The only times that Ferris can’t talk his way out of the problems he’s created are when Cameron realises the Ferrari will show the mileage they’ve put on it (and then accidentally destroys the car), and when he’s caught outside the house by Principal Rooney. The destruction of the car is actually Cameron’s final step from abused and neglected son to an adult in his own right – he’s finally done something that can’t be fixed or ignored, something that will hit his father where it hurts: the car he loves more than his son. Ferris has given him a day to remember and he has finally found a reason to stand up to his parents.

Caught by Rooney, Ferris is literally speechless. All the glib or snarky words that have saved him over and over are useless here, because he is clearly caught. Yet his sister chooses to help him, despite the anger she has shown towards him throughout the rest of the movie. Is it the talk she has with Charlie Sheen’s character at the police station? He tells her she’s angry with herself, not Ferris, and then when he’s about to get the very comeuppance she has been hoping for, she steps in to save him, even giving him the heads up that he has to be back in bed before their parents go to check on him.

The central message of the film, voiced by Ferris himself twice in the movie and quoted above, is that you should take the moments in life to stop and look around you. Despite the answering machines, shoulder pads and big hair, this movie and the message haven’t aged much at all.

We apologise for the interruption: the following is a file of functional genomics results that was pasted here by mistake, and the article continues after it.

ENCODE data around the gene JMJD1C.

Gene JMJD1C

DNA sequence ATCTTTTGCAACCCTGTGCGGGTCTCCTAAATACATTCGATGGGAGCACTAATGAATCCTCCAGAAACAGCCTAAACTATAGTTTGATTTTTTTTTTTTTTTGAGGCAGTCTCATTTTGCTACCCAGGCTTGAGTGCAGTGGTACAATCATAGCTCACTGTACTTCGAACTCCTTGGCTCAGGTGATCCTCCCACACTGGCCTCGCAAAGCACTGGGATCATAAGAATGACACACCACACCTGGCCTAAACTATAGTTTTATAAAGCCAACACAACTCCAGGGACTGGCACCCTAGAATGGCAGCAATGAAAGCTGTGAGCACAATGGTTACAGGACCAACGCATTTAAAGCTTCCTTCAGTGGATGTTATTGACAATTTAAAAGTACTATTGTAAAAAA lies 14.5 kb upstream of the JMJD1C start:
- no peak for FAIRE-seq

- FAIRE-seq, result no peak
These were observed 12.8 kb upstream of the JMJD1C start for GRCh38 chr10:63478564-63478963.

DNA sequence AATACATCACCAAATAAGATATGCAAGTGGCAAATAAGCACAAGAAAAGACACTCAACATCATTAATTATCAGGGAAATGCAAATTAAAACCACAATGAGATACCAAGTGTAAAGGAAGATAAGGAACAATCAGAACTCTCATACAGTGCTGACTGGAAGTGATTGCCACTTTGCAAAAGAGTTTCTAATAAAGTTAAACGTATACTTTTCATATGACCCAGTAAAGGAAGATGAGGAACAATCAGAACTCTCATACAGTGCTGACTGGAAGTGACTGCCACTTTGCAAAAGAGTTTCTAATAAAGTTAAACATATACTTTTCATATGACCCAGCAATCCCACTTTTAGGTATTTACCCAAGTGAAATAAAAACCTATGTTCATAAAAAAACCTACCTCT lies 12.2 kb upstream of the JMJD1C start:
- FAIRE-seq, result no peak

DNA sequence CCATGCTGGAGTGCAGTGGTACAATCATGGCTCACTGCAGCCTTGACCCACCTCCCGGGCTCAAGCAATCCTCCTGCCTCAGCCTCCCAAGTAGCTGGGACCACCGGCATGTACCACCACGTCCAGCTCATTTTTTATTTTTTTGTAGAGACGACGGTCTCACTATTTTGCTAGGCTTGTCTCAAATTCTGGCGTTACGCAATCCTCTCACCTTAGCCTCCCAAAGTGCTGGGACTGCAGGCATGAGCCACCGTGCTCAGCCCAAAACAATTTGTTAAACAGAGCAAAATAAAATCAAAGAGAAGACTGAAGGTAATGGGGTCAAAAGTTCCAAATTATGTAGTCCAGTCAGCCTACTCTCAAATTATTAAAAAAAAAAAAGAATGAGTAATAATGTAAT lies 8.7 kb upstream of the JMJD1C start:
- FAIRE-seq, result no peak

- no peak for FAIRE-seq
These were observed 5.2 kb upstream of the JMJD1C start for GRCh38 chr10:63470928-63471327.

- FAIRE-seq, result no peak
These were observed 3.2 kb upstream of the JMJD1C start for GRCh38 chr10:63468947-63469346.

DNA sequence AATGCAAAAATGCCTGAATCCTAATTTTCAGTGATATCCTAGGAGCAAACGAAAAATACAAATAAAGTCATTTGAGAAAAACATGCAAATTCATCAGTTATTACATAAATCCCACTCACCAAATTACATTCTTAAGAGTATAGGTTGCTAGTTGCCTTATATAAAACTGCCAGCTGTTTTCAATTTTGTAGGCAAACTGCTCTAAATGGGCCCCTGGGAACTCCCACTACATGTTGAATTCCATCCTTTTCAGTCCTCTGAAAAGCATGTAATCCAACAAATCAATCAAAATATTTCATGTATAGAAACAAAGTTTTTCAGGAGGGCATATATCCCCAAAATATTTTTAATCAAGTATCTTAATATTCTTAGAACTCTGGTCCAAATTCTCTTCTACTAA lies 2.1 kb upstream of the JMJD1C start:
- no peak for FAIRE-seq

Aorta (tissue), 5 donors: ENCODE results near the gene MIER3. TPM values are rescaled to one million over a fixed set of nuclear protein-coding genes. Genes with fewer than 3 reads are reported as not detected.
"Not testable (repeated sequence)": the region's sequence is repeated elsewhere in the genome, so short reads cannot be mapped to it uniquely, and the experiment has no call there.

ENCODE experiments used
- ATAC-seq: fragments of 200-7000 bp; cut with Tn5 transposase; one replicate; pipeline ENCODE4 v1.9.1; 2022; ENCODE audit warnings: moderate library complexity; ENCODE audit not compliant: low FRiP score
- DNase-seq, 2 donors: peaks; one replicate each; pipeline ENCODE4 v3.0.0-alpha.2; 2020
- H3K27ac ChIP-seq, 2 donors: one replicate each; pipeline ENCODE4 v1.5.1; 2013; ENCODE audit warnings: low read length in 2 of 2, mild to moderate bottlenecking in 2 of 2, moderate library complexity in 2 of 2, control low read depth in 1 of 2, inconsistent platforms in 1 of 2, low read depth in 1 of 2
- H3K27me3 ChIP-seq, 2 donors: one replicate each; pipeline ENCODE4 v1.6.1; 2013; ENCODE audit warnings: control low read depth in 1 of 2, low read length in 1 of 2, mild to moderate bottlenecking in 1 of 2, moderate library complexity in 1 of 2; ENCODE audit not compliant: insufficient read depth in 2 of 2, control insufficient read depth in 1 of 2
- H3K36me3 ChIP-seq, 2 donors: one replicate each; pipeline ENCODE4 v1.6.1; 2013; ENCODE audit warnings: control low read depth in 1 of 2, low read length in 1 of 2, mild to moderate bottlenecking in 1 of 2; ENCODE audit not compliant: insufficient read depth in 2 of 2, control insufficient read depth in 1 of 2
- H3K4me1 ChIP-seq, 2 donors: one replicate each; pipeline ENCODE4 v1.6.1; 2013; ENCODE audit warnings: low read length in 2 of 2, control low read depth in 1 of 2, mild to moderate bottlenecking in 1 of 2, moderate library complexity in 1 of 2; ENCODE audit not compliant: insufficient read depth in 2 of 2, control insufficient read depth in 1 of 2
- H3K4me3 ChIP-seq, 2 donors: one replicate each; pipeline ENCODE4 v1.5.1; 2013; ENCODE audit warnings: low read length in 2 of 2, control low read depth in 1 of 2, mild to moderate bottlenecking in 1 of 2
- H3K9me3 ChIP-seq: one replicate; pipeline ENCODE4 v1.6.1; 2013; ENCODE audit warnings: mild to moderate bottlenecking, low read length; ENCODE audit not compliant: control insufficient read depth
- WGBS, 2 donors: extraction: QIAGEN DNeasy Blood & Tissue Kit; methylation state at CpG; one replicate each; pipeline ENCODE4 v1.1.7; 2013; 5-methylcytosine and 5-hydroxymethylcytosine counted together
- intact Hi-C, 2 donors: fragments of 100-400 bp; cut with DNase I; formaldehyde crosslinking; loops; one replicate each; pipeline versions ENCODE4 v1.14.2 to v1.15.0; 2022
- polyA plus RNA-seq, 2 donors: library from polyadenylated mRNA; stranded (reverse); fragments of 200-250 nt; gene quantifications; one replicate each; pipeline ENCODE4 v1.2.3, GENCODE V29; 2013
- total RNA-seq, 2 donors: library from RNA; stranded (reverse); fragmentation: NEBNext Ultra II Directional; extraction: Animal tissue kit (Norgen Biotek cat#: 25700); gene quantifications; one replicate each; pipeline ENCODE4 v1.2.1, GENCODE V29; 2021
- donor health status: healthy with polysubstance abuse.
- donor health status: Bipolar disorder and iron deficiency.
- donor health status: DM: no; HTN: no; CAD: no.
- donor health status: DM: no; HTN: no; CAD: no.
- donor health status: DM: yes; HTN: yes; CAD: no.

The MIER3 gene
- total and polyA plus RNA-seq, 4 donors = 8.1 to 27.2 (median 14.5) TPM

The other day, wondering if I would ever write again, I decided to write a short story on Twitter. It was not easy. Worst of all, to read it on Twitter, you have to find where the story starts and read it backwards, 140 characters or so at a time.

To save you the trouble, I’ve patched the whole thing together in the right order here.

Damian Trasler @Dtraslerwriting May 21 #Tweetstory The street was dark, the car headlights a brief flash reflecting from the rain on the road. I had a good view of them…

Damian Trasler @Dtraslerwriting May 21 #Tweetstory …because I was face-down in the gutter. Getting up was high on my list of things to do, but right now it was below “bleeding”.

Damian Trasler @Dtraslerwriting May 21 #Tweetstory They say that when you’re dying, your whole life flashes before your eyes. I was hoping that was true, because I was….

Damian Trasler @Dtraslerwriting May 21 #Tweetstory …having trouble reconstructing the last few minutes. Still, the voice in my head that usually said “You want another beer”..

Damian Trasler @Dtraslerwriting May 21 #Tweetstory ..was now saying “How about that? She shot you!” in tones of surprise and admiration. Even face down and bleeding, I thought..

Damian Trasler @Dtraslerwriting May 21 #Tweetstory ..I’d rather have the beer. Bloodloss was bad, but it didn’t seem to be killing me. I gathered enough strength to push…

Damian Trasler @Dtraslerwriting May 21 #tweetstory my knees and looked muzzily around. I saw the light. It was a sign. The sign said “Pete’s bar.” I’m not someone who argues…

Damian Trasler @Dtraslerwriting May 21 #Tweetstory …with Fate, so I dragged myself to the door and slumped through. You know those bars where the guy walks in and everyone…

Damian Trasler @Dtraslerwriting May 21 #Tweetstory …stops talking and the piano player takes a hike? This was not a bar like that. Bleeding and wet and smelling like a gutter…

Damian Trasler @Dtraslerwriting May 21 #Tweetstory …I shambled to the bar and there wasn’t a hesitation in the ambient noise, not a hiccup in the soundtrack. Might make a guy..